Wire Frames – Tips On Using Wire Frames for the First Time

Tips On Using Wire Frames for the First Time

 

There are 8 shapes in our new Wire Frames collection.

The snowflake wire frame has been a staple in the craft world for over ten years.  We launched our small, medium and large snowflakes in 2012.  Since that time, there have been thousands of snowflakes made and we feature them annually as a wonderful holiday craft.

What makes wire frames such a great craft is that you don’t need many tools (a plier to make loops) and you can use virtually every bead in your stash to make a gorgeous ornament, suncatcher or display piece.

It is a beginner level craft, and while the frames were not designed for children’s crafting, allowing young people to select and load beads onto the frames is an easily supervised craft.  The adult in the room can then use the pliers to close up the prongs. The stainless steel wire is very hard, so you need good hand eye coordination to finish your ornament.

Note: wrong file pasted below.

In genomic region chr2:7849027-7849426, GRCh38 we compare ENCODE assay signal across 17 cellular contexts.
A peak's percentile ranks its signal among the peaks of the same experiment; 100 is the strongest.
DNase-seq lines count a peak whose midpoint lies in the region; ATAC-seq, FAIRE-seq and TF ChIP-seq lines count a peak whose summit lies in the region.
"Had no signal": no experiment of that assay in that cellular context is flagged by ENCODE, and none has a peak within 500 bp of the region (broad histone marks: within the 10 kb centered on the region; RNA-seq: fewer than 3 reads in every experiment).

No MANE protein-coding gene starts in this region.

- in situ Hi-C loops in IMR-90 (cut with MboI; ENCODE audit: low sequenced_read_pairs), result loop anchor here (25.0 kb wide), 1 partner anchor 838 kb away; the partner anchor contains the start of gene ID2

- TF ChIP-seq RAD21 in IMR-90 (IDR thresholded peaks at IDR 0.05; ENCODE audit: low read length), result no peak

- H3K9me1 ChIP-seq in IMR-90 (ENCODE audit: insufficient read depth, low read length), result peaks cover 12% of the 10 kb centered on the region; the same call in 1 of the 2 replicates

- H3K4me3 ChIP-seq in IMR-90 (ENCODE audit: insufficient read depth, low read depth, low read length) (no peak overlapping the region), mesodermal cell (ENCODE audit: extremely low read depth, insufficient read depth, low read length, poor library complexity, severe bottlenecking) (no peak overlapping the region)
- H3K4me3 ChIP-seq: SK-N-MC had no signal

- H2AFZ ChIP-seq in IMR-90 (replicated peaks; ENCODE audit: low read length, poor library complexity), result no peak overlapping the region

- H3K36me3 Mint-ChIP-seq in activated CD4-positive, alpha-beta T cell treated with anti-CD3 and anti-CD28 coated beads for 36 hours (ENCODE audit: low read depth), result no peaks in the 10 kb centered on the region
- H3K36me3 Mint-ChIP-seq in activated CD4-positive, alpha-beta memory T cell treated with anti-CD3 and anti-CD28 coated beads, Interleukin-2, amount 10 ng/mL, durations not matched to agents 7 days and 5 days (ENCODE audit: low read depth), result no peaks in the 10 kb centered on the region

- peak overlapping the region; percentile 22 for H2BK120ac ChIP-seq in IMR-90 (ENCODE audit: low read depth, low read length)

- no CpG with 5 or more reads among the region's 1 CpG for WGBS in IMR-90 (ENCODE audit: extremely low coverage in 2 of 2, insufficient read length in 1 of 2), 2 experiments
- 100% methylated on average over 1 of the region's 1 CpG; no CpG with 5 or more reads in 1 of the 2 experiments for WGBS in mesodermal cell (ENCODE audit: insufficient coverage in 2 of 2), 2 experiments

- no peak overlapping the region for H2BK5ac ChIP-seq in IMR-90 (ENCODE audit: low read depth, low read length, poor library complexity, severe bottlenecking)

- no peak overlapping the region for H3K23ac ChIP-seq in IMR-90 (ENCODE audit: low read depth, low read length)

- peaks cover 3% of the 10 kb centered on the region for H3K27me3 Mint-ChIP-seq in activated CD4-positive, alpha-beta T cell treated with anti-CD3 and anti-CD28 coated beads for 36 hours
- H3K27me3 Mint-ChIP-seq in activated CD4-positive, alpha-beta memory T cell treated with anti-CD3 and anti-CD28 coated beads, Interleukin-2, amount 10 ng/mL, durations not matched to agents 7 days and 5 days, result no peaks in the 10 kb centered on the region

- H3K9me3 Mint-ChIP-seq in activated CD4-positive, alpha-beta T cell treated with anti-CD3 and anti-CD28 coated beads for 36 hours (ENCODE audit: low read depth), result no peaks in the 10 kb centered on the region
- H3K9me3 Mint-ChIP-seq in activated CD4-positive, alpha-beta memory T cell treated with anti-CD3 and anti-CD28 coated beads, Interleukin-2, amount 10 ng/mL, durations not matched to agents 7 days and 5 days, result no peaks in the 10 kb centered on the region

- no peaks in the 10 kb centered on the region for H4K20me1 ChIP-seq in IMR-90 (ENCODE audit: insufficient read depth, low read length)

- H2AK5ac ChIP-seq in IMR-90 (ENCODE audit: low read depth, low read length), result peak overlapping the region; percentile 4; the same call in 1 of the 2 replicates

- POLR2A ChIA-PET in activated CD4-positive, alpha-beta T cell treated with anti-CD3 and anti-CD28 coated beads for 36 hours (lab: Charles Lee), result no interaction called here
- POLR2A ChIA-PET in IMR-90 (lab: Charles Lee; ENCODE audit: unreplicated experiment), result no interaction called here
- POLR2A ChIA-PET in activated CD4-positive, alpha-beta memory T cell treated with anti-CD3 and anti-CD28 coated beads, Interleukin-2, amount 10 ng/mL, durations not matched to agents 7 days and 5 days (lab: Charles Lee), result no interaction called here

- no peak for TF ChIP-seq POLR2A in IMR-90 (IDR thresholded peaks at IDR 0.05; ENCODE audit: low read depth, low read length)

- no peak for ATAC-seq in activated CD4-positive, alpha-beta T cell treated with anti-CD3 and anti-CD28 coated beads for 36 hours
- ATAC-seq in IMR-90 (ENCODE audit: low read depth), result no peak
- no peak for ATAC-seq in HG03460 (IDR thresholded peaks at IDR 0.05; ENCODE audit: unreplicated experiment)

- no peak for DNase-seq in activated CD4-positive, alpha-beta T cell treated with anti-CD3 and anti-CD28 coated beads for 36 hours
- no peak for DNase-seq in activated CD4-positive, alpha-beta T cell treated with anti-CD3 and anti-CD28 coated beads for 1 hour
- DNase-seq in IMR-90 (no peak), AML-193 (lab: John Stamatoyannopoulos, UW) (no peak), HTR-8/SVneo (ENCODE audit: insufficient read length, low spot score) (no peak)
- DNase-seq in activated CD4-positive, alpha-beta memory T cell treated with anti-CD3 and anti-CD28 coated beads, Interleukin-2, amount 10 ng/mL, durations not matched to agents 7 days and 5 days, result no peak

You will discover that they more time you spend adding and removing beads to form patterns, color palettes or design elements, the more projects you will want to try out later.  You can design right on the frames, or lay them down on a mat or a piece of felt and arrange the beads off the wire.

Your wire frames can feature cheap and cheerful beads or high end crystals.

You can turn a sentimental piece of broken jewelry into an ornament by adding the beads to a project.

We’ve seen vintage pearl necklaces re purposed into snowflake ornaments.

You can color match teams, school colors and company logos.

If you are a skilled crafter, you will realize that adding additional wires, fibers and more can turn these simple frames into works of art.

Minimalists and maximalists can work side by side creating.  Each finished piece a wonderful one of a kind piece.

The Sun Wire Frame is a perfect example of what you can do simply, and what you can do if you have some extra skills like Lena Gillespie.

Option One – Simply add beads to the prongs.

Option Two – Lena Gillespie added many more beads with extra wire working.